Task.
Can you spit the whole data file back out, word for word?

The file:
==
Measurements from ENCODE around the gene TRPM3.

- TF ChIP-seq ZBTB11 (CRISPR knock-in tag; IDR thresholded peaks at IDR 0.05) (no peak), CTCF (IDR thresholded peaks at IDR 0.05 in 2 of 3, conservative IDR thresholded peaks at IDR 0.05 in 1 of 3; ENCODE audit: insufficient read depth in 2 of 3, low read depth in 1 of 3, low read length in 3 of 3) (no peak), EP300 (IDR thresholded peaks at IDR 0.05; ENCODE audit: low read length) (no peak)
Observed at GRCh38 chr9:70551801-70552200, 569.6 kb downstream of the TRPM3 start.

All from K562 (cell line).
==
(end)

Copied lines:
Measurements from ENCODE around the gene TRPM3.

- TF ChIP-seq ZBTB11 (CRISPR knock-in tag; IDR thresholded peaks at IDR 0.05) (no peak), CTCF (IDR thresholded peaks at IDR 0.05 in 2 of 3, conservative IDR thresholded peaks at IDR 0.05 in 1 of 3; ENCODE audit: insufficient read depth in 2 of 3, low read depth in 1 of 3, low read length in 3 of 3) (no peak), EP300 (IDR thresholded peaks at IDR 0.05; ENCODE audit: low read length) (no peak)
Observed at GRCh38 chr9:70551801-70552200, 569.6 kb downstream of the TRPM3 start.

All from K562 (cell line).